Late this morning I watched a memorial service remotely for someone whom I was not particularly close to but someone who I was at least somewhat familiar with and whose somewhat blunt and frequently entertaining comments I had become accustomed to. It is a lamentable thing to become more familiar with someone because of what is revealed in a memorial service after they have died. This has happened quite often, I must admit, because I have frequently attended memorial services of people whom I have only known for a few years at best and whose life histories have been largely unfamiliar to me because I have not been close to them or had the time to draw out such stories. As is frequently the case as well, the memorial service was particularly poignant because of the reactions of the relatives of the deceased, whose response and whose comments betrayed their deep sadness at having lost a wife and a mother. Even in the midst of such deep grief, though, there were moments of humor, as when the widower of the deceased spoke of how he met her at a party, and when one of the daughters of the deceased talked about her shoe collection by making reference to an eponymous president’s wife in Philippine history who was notorious for her massive shoe collection so that it became proverbial far outside of the Philippines to this day .
One of the more poignant comments, though, was one that was not particularly funny at all, and that was when the widower of the deceased talked about seeking to understand why it was that she did not let him know even as she was dying that it was time to say goodbye. As he understands it at least, she was too tired to say goodbye and simply lacked the energy to do more than prepare herself for her rest in the grave. As someone who has buried plenty of those who were close to me and who has pondered the way that emotionally reserved people (the tribe I happen to belong to) tend to be very constrained and limited in the way that they communicate their impending demise. After all, those who find it difficult to talk about how ordinary problems of life bother and irritate them are likely to be especially unwilling and/or unable to open up when faced with the exhaustion of the end of one’s life, which does not always change the glacial reserve that some of us maintain in order to help diminish the awkwardness and vulnerability of life. It can cause a great deal of strain, though, in the lives of survivors because a lack of awareness of how serious matters are and how little time someone has remaining makes it difficult to resolve all that needs to be resolved in the often complicated relationships that we have with other people.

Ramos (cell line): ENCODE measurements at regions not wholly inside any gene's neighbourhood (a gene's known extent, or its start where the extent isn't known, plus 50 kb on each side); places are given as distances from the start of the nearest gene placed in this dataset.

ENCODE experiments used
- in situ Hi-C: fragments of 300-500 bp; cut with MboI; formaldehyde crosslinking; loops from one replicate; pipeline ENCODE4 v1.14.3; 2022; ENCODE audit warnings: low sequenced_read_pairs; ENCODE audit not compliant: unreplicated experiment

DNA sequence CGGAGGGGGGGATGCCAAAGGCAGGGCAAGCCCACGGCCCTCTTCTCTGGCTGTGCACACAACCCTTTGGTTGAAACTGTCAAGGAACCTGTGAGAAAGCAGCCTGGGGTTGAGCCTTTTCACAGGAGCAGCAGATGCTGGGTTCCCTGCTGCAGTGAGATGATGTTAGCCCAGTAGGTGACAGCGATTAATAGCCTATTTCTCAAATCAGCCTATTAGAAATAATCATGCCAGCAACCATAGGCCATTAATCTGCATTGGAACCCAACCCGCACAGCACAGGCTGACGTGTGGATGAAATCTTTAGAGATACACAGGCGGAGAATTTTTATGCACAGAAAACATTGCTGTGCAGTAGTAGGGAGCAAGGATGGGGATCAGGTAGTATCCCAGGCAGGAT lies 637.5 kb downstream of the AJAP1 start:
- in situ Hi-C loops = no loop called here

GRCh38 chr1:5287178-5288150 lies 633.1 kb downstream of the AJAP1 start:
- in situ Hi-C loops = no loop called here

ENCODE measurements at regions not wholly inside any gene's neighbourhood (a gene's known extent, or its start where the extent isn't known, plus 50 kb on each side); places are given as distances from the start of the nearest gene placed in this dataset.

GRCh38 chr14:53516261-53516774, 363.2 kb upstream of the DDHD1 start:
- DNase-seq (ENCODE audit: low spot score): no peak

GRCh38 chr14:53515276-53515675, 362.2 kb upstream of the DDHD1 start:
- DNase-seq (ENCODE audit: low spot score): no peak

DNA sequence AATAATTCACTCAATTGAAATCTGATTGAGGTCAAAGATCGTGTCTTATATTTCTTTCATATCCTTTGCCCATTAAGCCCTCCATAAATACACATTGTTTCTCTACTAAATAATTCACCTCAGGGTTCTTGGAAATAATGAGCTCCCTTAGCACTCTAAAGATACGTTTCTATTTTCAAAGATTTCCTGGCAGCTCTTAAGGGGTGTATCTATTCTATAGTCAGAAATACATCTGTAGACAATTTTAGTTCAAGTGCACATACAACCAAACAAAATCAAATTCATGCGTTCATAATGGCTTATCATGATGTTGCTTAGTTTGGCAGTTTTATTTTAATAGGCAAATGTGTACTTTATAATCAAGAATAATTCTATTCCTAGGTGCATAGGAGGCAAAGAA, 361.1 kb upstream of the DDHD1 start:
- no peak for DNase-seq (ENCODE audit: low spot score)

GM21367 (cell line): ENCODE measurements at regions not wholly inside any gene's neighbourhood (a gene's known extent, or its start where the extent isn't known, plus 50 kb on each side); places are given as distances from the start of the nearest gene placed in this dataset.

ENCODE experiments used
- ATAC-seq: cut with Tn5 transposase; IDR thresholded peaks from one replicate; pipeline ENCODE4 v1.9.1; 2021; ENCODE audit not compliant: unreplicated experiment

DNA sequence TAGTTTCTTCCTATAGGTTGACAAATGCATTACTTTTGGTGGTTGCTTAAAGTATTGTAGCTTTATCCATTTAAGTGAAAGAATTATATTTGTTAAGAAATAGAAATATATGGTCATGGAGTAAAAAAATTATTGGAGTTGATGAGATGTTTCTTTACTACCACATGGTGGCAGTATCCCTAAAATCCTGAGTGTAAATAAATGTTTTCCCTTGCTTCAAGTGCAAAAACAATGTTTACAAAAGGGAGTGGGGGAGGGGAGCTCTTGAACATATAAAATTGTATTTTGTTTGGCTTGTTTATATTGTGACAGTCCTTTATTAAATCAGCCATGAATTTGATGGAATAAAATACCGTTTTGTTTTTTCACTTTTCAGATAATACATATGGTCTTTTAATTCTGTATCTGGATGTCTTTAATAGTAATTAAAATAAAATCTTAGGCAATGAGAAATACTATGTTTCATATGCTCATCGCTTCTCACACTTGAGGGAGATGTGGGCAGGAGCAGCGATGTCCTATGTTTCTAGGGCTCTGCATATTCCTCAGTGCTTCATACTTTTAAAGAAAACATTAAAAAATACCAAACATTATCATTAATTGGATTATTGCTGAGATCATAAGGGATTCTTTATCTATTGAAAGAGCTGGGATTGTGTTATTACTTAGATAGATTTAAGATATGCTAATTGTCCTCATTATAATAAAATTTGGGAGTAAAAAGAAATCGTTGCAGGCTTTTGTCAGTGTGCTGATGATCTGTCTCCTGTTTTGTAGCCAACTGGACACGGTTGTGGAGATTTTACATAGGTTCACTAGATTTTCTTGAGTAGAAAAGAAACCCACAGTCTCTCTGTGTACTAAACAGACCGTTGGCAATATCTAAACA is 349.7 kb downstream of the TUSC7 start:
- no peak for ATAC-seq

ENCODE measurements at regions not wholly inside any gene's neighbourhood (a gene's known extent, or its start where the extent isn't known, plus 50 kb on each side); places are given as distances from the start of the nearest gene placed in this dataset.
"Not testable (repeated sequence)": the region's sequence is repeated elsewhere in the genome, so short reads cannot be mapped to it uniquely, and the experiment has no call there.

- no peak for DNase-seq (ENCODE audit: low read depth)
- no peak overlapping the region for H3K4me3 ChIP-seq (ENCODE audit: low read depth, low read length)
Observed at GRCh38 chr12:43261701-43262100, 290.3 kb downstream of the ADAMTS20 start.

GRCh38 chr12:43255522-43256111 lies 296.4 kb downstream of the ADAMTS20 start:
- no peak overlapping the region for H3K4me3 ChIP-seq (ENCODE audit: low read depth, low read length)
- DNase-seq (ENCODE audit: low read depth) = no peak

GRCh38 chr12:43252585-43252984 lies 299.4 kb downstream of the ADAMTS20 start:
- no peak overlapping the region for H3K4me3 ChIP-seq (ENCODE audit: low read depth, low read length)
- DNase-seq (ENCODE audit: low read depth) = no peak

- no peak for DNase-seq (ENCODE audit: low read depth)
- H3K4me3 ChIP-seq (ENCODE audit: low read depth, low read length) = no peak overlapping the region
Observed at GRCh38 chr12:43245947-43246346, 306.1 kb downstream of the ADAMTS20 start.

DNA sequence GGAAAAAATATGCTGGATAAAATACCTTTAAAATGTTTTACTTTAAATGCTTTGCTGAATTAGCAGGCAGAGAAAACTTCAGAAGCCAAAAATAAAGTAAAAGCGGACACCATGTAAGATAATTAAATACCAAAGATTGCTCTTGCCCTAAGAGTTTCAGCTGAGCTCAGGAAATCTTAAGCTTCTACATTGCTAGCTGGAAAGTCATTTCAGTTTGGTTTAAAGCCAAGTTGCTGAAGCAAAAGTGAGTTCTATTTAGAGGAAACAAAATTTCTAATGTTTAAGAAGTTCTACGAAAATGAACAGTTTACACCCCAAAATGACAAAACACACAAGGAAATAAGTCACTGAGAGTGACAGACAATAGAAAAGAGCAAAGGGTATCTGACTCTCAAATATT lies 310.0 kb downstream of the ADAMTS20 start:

For a variety of reasons, I have lingered long in the course of my life over the issue of goodbyes. For one, I am not very good at saying them. I dislike a big fuss being made of such things and if my own preference were met then I would simply slip out ninja-like from a place where I had been without anyone else being the wiser to it. This is admittedly a selfish feeling according to my own preferences and wishes, because the ceremonies of leave-taking that tend to make me feel uncomfortable are what make others feel more comfortable and prepared. As is often the case, my own preferences as a person tend to be exactly opposite to that which others feel. And even as someone who dislikes having a fuss made of me, I can recognize that it is worthwhile to inform others when a departure is imminent because it allows for the opportunity for things to be addressed, however awkward such matters may be. Yet it has frequently been my burden to deal with others who were as reserved as I am and as unwilling to have a fuss made over them and as unwilling and unable to resolve difficult and unpleasant matters while there is time to communicate them one to another. Sometimes we are all too tired to say goodbye, and that is deeply to be lamented. But what is to be done if we are unable or unwilling to move beyond our own shyness and reserve and discomfort in such matters?